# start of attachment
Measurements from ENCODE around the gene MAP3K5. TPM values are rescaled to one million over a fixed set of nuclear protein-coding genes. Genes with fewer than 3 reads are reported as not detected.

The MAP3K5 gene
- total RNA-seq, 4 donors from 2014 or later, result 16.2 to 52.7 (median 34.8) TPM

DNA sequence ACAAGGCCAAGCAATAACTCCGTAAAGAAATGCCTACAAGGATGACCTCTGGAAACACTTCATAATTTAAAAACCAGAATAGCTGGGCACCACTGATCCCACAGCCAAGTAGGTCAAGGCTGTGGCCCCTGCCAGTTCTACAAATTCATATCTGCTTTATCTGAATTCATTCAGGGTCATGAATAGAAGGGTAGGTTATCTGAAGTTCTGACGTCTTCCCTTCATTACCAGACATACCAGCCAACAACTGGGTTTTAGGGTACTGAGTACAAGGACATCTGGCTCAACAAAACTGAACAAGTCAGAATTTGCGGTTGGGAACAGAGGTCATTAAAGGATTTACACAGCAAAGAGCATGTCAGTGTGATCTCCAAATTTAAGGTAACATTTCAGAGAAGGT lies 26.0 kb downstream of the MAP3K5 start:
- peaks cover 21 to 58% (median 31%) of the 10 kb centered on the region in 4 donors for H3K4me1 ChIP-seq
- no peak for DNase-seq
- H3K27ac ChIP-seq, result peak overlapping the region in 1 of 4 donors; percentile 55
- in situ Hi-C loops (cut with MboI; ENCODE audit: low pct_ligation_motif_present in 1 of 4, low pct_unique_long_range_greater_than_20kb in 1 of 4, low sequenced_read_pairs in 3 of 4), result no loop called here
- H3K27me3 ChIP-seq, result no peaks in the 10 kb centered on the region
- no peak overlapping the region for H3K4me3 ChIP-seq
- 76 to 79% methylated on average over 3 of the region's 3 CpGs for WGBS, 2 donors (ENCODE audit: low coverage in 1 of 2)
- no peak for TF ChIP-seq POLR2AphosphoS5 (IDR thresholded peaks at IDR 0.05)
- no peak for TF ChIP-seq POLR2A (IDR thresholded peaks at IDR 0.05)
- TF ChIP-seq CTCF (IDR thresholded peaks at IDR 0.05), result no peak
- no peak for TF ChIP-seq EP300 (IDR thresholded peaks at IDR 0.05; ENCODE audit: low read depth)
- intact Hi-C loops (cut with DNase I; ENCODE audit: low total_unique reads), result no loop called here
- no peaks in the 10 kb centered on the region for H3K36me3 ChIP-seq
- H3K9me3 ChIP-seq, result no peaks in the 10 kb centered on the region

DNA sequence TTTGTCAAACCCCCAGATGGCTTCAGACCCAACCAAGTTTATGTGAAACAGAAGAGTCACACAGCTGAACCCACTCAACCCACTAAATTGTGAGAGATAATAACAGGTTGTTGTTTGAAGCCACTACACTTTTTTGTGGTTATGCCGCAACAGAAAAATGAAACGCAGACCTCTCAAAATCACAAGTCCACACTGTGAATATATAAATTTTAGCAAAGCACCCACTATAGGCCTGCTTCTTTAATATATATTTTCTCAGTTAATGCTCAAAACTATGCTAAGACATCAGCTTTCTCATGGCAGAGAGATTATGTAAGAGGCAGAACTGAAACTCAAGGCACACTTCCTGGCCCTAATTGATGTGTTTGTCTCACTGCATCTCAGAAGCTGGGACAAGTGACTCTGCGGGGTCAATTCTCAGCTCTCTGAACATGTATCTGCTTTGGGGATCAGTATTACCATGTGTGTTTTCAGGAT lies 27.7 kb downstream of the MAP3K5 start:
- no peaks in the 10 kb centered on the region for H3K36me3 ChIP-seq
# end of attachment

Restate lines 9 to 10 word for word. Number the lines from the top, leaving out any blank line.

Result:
- H3K27me3 ChIP-seq, result no peaks in the 10 kb centered on the region
- no peak overlapping the region for H3K4me3 ChIP-seq